Youssef Youssef- The Man Behind the Scenes
03 Jan, 2013
I joined Apache in November 2005 as a project engineer to supervise the construction of the schools. When I joined Apache, only 9 schools were built and there were a number of schools that were under construction.
At the beginning, it was just a job for me. I was only keen on finishing this batch of schools and moving on to the next one in order to meet the tight schedule of finishing 200 schools by the end of 2006, which means 13 months of very hard work.For a while, I was only concerned with the construction of the schools and finishing them, then hand them over and move on to another batch. This continued to be the case till the day I visited a school after it began operating.
This visit completely changed my perspective of the job and of the project. On that day, I visited a school that had just started operating followed by a school that had been operating for approximately 2 months. The difference was unimaginable, and still is. I really understood how these schools are affecting and positively changing the lives of the girls that attend, the community they are in, and the country as a whole. Since that day, I began viewing this project in a different way. I felt that it is not a coincidence that I am working on this project so I decided that my input will not be the input of any other engineer in my position. I have to give more to this project.
Throughout our construction process, through interaction with the communities, we learned to improve our support. We started to add fixtures to the schools to make them even more durable. For example, while we were building we added stone cladding to all of the unfinished schools. We also changed the outside light fixtures that despite their great look and importance to the design they were not durable. Currently, we are adding more enhancements such as window screens and protection steel for all the windows. To prevent damage to the interior paint on the walls, we installed wooden bars to hang artwork and other school teaching aids. Additionally, there are always minor touchups and repairs from just normal wear and tear. I believe that as we go on in this process we will discover more and more issues that need to be addressed and modified in the schools to continually improve the learning environment for the girls.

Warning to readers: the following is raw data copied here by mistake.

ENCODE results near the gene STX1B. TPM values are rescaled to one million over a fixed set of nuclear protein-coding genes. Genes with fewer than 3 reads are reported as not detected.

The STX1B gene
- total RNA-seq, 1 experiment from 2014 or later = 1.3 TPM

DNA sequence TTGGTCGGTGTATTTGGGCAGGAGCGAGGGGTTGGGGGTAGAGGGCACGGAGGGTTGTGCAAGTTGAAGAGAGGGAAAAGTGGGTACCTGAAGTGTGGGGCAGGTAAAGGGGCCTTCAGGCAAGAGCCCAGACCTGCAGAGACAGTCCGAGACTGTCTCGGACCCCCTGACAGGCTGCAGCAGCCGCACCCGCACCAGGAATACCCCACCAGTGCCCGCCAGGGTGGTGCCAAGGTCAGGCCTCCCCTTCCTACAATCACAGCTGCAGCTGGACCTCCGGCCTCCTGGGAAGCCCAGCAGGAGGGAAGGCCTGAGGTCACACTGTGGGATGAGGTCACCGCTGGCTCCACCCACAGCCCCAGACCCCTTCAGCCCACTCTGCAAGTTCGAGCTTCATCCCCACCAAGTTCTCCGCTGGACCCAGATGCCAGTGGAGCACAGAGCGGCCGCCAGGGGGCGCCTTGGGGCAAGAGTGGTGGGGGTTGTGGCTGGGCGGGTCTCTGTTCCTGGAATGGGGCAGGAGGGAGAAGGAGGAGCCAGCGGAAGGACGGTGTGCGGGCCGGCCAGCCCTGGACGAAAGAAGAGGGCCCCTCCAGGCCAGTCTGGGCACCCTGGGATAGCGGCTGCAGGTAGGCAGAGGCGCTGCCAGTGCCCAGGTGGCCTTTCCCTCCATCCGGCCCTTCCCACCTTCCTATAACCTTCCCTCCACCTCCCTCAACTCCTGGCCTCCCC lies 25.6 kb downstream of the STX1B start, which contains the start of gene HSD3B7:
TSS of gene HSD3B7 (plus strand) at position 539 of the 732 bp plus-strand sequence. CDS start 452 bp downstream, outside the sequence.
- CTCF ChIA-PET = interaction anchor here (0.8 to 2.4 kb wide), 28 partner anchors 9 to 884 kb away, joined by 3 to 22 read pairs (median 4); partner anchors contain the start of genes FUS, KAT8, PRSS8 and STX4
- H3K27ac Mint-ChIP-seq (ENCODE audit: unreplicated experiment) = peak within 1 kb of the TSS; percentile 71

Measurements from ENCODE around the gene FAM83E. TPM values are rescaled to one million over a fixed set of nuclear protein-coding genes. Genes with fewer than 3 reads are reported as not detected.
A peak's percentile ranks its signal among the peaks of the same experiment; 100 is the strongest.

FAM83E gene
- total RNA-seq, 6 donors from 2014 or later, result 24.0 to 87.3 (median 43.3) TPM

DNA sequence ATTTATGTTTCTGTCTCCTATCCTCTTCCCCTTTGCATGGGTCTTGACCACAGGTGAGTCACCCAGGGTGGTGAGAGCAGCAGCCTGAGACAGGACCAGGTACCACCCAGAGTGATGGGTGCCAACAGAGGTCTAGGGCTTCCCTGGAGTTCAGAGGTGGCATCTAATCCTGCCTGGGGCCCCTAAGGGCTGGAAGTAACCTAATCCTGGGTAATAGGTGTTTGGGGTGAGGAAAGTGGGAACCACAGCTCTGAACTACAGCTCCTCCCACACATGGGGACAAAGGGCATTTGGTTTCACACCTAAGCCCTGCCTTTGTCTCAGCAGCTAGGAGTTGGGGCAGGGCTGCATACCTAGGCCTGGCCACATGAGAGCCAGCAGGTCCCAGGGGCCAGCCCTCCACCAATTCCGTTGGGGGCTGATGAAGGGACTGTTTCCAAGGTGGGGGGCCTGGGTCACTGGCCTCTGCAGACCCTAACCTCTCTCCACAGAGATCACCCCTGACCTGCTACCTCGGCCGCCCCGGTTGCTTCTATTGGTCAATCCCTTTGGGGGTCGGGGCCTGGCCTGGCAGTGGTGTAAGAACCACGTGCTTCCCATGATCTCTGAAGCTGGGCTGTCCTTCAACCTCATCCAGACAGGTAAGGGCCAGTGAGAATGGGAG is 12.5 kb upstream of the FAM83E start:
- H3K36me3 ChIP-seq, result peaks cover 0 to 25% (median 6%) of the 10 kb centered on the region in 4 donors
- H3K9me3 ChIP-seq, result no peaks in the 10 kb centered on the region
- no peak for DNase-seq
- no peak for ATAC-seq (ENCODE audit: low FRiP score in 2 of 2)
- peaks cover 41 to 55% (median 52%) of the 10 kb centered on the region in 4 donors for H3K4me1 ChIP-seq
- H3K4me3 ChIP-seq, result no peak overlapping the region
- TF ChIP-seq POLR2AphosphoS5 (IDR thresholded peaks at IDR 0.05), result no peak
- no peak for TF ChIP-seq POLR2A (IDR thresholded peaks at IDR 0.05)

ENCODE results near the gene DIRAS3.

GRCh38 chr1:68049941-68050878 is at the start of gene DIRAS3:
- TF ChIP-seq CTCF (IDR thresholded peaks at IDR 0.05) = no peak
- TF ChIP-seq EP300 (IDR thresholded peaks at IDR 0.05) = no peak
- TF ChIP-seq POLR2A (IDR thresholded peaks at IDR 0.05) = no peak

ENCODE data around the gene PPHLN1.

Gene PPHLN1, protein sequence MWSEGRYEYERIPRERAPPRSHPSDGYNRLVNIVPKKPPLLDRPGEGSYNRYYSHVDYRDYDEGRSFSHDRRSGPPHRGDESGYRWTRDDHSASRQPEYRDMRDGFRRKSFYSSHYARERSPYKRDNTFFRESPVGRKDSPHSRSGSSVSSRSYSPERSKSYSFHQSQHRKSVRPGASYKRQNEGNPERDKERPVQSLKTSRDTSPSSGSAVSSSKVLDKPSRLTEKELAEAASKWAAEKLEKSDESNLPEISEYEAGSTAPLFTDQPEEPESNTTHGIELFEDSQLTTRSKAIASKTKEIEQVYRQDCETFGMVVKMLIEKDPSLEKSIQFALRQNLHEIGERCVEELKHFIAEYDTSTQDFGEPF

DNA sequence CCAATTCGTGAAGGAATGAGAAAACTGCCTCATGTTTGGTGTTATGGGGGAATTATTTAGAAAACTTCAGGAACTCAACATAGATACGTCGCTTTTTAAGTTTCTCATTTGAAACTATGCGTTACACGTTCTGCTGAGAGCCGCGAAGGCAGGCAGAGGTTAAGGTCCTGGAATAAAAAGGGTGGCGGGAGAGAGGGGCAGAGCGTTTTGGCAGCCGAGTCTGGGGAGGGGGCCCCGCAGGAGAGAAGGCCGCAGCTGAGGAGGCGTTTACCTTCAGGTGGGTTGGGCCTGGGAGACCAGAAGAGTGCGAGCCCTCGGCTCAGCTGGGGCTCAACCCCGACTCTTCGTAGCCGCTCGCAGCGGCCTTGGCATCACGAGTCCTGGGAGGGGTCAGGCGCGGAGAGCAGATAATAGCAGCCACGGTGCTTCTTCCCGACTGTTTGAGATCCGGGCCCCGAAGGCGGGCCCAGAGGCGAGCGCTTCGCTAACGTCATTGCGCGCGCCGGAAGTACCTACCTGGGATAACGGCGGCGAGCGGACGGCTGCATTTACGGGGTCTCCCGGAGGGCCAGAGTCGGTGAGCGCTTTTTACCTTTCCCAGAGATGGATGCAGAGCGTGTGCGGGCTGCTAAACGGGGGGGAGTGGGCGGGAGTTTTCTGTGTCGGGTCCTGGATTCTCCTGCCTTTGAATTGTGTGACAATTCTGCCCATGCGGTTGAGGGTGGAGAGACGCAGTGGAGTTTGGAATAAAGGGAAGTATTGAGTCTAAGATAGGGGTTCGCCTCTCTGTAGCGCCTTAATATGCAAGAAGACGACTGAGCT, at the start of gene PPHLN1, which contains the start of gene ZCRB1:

I believe that the phase we are in is even more difficult than the construction phase. It requires us to maintain our sense of urgency because the efforts in this phase require many other obligations, including motivation of teachers and students to keep the schools at their best. The challenges of maintaining the schools and teaching the teachers and the girls how to take care of the schools and to have pride in their accomplishments is crucial to keep the schools at high standards for the area.
Today, after 7 years working on this project, more than 10,000 girls received education. A lot of areas in the three governorates were developed on the construction and infrastructure levels as well as the humanitarian level. More villages are now able to enjoy electricity and fresh water because of the schools and I have seen places in Egypt that I have never been to before.
I am and will always be proud that I was part of this project.